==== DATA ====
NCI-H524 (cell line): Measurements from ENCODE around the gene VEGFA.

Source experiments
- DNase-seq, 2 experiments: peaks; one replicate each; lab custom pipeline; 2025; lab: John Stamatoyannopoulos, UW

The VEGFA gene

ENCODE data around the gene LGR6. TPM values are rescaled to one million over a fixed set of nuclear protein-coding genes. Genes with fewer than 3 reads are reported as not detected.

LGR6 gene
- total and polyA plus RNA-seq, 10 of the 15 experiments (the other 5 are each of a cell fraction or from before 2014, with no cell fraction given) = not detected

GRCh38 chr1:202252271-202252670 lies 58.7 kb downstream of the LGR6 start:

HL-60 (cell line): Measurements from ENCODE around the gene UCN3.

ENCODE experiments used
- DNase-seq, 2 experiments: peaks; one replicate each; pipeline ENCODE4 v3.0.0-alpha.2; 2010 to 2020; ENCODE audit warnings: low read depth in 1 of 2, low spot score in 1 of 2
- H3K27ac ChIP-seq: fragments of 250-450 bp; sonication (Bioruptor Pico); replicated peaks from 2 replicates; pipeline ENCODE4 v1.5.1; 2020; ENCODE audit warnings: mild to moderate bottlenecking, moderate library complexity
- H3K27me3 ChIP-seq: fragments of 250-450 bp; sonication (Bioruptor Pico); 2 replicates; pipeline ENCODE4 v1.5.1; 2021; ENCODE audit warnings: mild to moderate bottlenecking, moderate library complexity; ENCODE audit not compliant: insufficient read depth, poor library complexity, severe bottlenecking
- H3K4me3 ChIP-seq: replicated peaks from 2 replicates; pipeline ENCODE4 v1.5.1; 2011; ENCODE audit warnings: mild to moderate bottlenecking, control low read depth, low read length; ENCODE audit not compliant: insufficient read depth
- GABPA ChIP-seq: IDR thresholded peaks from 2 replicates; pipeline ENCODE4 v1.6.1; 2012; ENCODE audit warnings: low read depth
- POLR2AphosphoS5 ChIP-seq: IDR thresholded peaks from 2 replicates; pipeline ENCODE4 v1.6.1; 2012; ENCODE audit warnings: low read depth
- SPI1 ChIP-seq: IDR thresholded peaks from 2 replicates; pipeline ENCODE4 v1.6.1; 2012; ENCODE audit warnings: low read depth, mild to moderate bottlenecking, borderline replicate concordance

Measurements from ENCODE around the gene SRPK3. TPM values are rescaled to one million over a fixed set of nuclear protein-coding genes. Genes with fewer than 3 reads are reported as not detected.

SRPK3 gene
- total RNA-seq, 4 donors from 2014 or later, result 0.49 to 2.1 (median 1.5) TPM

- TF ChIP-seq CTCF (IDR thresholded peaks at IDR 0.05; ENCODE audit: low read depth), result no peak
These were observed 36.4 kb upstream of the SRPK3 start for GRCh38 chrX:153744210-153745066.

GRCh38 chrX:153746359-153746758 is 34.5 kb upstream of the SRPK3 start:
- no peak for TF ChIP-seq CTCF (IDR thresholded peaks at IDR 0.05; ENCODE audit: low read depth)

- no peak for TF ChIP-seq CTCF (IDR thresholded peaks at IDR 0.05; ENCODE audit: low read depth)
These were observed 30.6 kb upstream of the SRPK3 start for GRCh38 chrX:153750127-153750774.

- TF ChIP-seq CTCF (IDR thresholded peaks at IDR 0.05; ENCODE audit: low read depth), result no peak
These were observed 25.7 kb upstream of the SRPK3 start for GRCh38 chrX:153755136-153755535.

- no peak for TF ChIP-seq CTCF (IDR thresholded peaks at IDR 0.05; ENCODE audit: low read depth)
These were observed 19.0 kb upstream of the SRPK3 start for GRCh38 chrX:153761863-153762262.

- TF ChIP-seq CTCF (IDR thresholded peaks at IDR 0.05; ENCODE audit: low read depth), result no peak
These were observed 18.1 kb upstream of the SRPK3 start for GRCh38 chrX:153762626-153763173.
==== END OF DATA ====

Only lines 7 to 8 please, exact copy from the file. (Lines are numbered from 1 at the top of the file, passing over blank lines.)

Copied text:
- total and polyA plus RNA-seq, 10 of the 15 experiments (the other 5 are each of a cell fraction or from before 2014, with no cell fraction given) = not detected

GRCh38 chr1:202252271-202252670 lies 58.7 kb downstream of the LGR6 start: